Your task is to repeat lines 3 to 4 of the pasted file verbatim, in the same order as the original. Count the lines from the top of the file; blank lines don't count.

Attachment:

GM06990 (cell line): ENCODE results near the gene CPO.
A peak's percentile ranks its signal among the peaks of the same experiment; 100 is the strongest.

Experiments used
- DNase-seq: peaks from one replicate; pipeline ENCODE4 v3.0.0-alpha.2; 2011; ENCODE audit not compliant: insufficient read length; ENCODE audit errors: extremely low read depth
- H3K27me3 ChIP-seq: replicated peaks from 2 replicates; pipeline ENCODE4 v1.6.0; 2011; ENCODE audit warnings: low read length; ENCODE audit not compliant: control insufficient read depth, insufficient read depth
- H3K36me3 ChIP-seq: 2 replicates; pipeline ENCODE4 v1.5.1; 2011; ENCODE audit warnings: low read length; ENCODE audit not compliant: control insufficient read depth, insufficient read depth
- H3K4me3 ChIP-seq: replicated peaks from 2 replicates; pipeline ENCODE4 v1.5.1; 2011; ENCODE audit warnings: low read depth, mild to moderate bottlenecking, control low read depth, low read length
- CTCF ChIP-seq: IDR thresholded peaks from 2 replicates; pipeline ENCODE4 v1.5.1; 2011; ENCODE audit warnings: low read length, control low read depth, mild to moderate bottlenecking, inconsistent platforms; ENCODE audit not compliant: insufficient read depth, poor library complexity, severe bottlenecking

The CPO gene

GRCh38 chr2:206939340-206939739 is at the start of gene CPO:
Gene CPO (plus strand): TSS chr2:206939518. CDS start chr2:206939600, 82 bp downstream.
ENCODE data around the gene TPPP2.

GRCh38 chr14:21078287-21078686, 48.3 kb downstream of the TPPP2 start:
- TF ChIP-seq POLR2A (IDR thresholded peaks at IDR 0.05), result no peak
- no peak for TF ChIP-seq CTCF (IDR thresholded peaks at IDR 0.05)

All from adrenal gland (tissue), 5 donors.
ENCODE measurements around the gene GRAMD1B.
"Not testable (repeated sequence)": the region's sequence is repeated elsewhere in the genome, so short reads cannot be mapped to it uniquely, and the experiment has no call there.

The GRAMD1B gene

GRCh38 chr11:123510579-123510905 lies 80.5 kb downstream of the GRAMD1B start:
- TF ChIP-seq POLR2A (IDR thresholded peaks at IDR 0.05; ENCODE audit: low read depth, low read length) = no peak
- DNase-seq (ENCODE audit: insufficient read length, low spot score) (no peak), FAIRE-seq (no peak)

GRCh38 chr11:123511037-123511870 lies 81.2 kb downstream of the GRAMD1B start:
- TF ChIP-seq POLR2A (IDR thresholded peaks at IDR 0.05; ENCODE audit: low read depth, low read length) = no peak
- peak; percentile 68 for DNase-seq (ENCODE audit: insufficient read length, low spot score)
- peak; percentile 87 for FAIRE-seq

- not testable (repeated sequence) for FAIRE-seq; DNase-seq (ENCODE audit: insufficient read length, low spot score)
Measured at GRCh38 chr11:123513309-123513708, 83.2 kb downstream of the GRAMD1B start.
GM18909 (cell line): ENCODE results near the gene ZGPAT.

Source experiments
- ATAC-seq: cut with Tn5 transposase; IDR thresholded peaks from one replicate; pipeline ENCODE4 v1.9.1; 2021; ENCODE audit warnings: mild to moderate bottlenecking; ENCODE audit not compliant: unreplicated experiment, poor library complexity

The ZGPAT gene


Experiments used
- DNase-seq: peaks from one replicate; pipeline ENCODE4 v3.0.0-alpha.2; 2011; ENCODE audit not compliant: insufficient read length; ENCODE audit errors: extremely low read depth